Ascent of Red Mountain on 2010-06-05
|Date:||Saturday, June 5, 2010|
|Ascent Type:||Successful Summit Attained|
| Motorized Transport to Trailhead:||Car|
| Elevation:||5880 ft / 1792 m|
Ascent Trip ReportFrom I-90, I took exit 80 and followed signs to Roslyn. From the center of town (1st & Pennsylvania), I continued ~12 miles on the same road (which starts out as WA-903), occasionally following signs to Salmon La Sac, until I passed Cle Elum River Campground on the L. ¼ mile past the CG, I turned L on a gravel road where a sign indicated French Cabin Creek. Call this point mile 0.0. At 0.1 miles the road crosses the Cle Elum River. At 0.2 miles I stayed straight at a 4-way intersection. At 0.6 miles I went L at a junction. The road then climbs steeply with several switchbacks until mile 3.2, where I turned R at a junction. At 3.5 miles I stayed straight where a side road switches back sharply to the L. At 4.6 miles is an abandoned side road on the R, with a gravel pullout on the L. I parked here. Any street legal vehicle should have no problem getting to this point.
A short distance down the abandoned road is a gate, with a collapsed sign saying "bridge out". I changed into my flip-flops for the cold and swift crossing of Thorpe Creek. A short distance after the crossing I turned R at a junction, following a sign to Little Joe Lake. After a few more minutes hiking on the road, I changed from my stream crossing flip-flops back into my hiking boots. That turned out to be a bad decision, because a few minutes after that I encountered another steam crossing, this time of the one coming from Little Joe Lake. So - I changed into my flip-flops a second time for this crossing (somewhat easier that the first crossing). My advice to future climbers on this route is not to bother changing footwear in between the two crossings - whatever you wear for the crossings you can wear on the 8 minute hike between them.
Shortly after the second crossing, the road ends and a trail turns L and heads uphill, soon entering a forest. It climbs steeply. At ~4000' elevation, patches of snow began to appear. I soon lost the trail after that. The going was slow and dangerous because of frequent deadfall partly buried under the snow, with lots of air hidden under and around the fallen logs. I stayed on the R side of the creek coming from Little Joe Lake, even though the topo map showed the now buried trail crossing to the L side for a time. If the trail were followable, it might make for yet another pair of stream crossings.
When I got a tree-broken view of Little Joe Lake, which was still covered with snow and ice, I began to veer uphill to the R. Deadfall continued though it was not as bad as it had been below. The hill steepened, and at one point I climbed dry grass and rocks in a steep open clearing where the sun had melted the snow. At ~5400', I reached the top of a ridge and turned L to head N up its crest. At first I thought it was the S ridge of point 5722, but I later realized that since there was no saddle below me to the S, it had to be the ridge that lies just ¼ mile NE of Little Joe Lake. After gaining a few hundred feet elevation, I reached the ridge that extends W from point 5722 and followed it E. Upon reaching the unnamed peaklet at the word "Red" on the 7.5' topo map, I turned N toward the summit of Red Mtn.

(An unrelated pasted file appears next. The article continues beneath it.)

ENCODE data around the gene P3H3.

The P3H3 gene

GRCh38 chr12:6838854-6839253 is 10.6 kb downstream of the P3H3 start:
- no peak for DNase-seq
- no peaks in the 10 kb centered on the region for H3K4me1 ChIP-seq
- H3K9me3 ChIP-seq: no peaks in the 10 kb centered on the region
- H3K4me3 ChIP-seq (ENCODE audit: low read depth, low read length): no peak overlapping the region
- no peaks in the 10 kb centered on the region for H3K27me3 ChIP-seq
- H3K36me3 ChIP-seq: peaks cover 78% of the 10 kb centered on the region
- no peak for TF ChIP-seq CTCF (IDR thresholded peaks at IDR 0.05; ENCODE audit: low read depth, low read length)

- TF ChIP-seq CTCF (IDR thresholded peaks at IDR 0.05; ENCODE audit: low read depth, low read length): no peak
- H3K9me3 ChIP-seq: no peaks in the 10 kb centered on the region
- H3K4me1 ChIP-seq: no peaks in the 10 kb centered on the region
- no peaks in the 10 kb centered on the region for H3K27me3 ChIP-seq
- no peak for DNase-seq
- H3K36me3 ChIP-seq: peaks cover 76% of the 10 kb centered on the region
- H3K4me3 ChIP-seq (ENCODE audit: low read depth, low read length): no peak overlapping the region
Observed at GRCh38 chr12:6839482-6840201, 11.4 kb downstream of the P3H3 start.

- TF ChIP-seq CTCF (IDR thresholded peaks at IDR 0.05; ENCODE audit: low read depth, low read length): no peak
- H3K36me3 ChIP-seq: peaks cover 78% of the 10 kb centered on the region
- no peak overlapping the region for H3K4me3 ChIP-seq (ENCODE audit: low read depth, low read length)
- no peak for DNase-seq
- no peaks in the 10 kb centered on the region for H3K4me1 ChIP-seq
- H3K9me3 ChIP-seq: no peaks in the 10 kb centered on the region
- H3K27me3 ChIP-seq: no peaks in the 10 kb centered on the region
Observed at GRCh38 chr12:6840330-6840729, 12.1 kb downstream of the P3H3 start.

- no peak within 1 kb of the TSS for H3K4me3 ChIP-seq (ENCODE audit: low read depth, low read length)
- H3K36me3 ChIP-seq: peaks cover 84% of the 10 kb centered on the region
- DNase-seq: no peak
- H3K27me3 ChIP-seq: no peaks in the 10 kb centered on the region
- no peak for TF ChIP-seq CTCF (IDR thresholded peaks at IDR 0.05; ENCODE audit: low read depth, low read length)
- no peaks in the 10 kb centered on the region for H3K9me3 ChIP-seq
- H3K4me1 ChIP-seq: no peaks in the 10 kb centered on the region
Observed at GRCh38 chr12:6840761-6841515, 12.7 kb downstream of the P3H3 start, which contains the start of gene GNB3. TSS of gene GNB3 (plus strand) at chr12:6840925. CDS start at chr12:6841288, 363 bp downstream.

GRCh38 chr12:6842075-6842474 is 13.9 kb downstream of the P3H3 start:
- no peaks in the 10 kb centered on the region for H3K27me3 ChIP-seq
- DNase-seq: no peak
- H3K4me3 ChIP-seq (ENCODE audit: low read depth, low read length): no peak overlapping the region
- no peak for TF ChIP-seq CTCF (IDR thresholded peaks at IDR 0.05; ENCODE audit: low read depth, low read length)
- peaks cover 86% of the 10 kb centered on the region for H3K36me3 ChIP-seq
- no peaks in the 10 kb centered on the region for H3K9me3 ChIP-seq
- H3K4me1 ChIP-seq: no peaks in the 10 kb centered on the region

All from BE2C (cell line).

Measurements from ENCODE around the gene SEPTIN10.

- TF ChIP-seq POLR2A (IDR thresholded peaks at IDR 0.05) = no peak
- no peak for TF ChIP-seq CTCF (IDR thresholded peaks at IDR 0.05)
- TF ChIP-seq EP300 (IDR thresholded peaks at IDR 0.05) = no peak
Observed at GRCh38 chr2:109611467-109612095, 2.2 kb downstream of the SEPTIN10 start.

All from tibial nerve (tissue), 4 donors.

The ridge hike had been mostly snow to this point, but because of the thinning trees, some of the snow had melted and the ridge had become a partial rock scramble. However the snow that remained hampered the effort, because it kept my boots wet, and the rock was often covered with moss, lichens, or mud that became very slick when wet. The short class 3 crux, which would have been very simple in dry conditions, became much more difficult because of my wet, snow-slickened boots. Eventually, I reached the southern of the two 5880' contours. The northern contour looked lower, but I decided to tag it anyway. Sighting between the two summits in both directions, and comparison of both summits to the horizon beyond, confirmed my belief that the S summit is higher. I'm willing to credit anyone who reaches the S summit as having successfully climbed Red Mtn.
I took a slightly different route down. Instead of heading down the W ridge of point 5722, I descended the basin to its S. This was the only time all day when the snow helped more than it interfered, as I glissaded 500' down in a matter of minutes. Eventually, however, I reached the area I dreaded most: the dangerous, partly buried deadfall below Little Joe Lake. I repeated the arduous and dangerous task of negotiating it until dry ground began to appear, at which time I located the trail and followed back to the stream crossings where I began my hike. I decided not to change footware for the crossings, since it was just a few minutes back to my truck, my flip-flops had dried out during the climb, and it would be good to keep them dry for the drive home.
|Summary Total Data|
| Elevation Gain:||2380 ft / 726 m|
| Distance:||8 mi / 12.9 km|
| Route:||Little Joe Lake|
| Trailhead:||Thorpe Creek 3500 ft / 1066 m|
| Route Conditions:||Road Hike, Maintained Trail, Open Country, Stream Ford, Snow on Ground, Scramble, Exposed Scramble|
| Gear Used:||Ski Poles|
| Time Up:||2 Hours 30 Minutes|
| Time Down:||2 Hours |
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